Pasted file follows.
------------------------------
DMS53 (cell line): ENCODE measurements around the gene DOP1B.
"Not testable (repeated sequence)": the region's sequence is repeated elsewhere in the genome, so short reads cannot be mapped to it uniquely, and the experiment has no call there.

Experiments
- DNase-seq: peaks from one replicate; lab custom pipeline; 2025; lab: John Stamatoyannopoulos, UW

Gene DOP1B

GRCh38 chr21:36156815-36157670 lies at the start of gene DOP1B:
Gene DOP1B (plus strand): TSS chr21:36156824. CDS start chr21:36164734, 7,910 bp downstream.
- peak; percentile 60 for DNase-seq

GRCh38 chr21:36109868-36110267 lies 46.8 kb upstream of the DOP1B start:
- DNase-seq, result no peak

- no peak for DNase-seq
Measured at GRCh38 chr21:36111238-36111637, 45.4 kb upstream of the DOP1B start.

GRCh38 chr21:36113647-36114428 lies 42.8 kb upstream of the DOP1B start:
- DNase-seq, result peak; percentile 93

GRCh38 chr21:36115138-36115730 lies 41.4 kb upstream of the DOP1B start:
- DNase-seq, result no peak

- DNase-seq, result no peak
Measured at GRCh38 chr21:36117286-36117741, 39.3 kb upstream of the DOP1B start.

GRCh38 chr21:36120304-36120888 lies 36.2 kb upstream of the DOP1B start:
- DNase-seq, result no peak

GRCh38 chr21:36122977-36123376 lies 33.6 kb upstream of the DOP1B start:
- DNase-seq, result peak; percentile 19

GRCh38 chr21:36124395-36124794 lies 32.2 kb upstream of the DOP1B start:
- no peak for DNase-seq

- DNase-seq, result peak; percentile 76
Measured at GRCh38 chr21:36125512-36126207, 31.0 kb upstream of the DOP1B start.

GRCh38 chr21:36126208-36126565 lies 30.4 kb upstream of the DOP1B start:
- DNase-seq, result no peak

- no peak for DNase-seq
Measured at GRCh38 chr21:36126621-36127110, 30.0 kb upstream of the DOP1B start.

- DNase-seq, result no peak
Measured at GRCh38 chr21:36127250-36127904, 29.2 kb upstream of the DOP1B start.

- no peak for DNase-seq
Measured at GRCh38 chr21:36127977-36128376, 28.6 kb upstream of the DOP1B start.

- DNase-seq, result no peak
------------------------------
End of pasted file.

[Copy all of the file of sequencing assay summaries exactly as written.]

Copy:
DMS53 (cell line): ENCODE measurements around the gene DOP1B.
"Not testable (repeated sequence)": the region's sequence is repeated elsewhere in the genome, so short reads cannot be mapped to it uniquely, and the experiment has no call there.

Experiments
- DNase-seq: peaks from one replicate; lab custom pipeline; 2025; lab: John Stamatoyannopoulos, UW

Gene DOP1B

GRCh38 chr21:36156815-36157670 lies at the start of gene DOP1B:
Gene DOP1B (plus strand): TSS chr21:36156824. CDS start chr21:36164734, 7,910 bp downstream.
- peak; percentile 60 for DNase-seq

GRCh38 chr21:36109868-36110267 lies 46.8 kb upstream of the DOP1B start:
- DNase-seq, result no peak

- no peak for DNase-seq
Measured at GRCh38 chr21:36111238-36111637, 45.4 kb upstream of the DOP1B start.

GRCh38 chr21:36113647-36114428 lies 42.8 kb upstream of the DOP1B start:
- DNase-seq, result peak; percentile 93

GRCh38 chr21:36115138-36115730 lies 41.4 kb upstream of the DOP1B start:
- DNase-seq, result no peak

- DNase-seq, result no peak
Measured at GRCh38 chr21:36117286-36117741, 39.3 kb upstream of the DOP1B start.

GRCh38 chr21:36120304-36120888 lies 36.2 kb upstream of the DOP1B start:
- DNase-seq, result no peak

GRCh38 chr21:36122977-36123376 lies 33.6 kb upstream of the DOP1B start:
- DNase-seq, result peak; percentile 19

GRCh38 chr21:36124395-36124794 lies 32.2 kb upstream of the DOP1B start:
- no peak for DNase-seq

- DNase-seq, result peak; percentile 76
Measured at GRCh38 chr21:36125512-36126207, 31.0 kb upstream of the DOP1B start.

GRCh38 chr21:36126208-36126565 lies 30.4 kb upstream of the DOP1B start:
- DNase-seq, result no peak

- no peak for DNase-seq
Measured at GRCh38 chr21:36126621-36127110, 30.0 kb upstream of the DOP1B start.

- DNase-seq, result no peak
Measured at GRCh38 chr21:36127250-36127904, 29.2 kb upstream of the DOP1B start.

- no peak for DNase-seq
Measured at GRCh38 chr21:36127977-36128376, 28.6 kb upstream of the DOP1B start.

- DNase-seq, result no peak